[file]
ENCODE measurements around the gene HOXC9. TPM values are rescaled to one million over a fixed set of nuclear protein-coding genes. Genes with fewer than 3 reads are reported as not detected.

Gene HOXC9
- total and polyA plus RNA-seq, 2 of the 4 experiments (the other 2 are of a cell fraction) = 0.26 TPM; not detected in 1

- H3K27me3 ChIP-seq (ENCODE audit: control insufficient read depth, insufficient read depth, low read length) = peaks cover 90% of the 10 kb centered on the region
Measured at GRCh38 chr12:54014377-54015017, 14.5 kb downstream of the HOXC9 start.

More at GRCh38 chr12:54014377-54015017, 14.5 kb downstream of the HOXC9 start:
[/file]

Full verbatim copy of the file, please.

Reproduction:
ENCODE measurements around the gene HOXC9. TPM values are rescaled to one million over a fixed set of nuclear protein-coding genes. Genes with fewer than 3 reads are reported as not detected.

Gene HOXC9
- total and polyA plus RNA-seq, 2 of the 4 experiments (the other 2 are of a cell fraction) = 0.26 TPM; not detected in 1

- H3K27me3 ChIP-seq (ENCODE audit: control insufficient read depth, insufficient read depth, low read length) = peaks cover 90% of the 10 kb centered on the region
Measured at GRCh38 chr12:54014377-54015017, 14.5 kb downstream of the HOXC9 start.

More at GRCh38 chr12:54014377-54015017, 14.5 kb downstream of the HOXC9 start: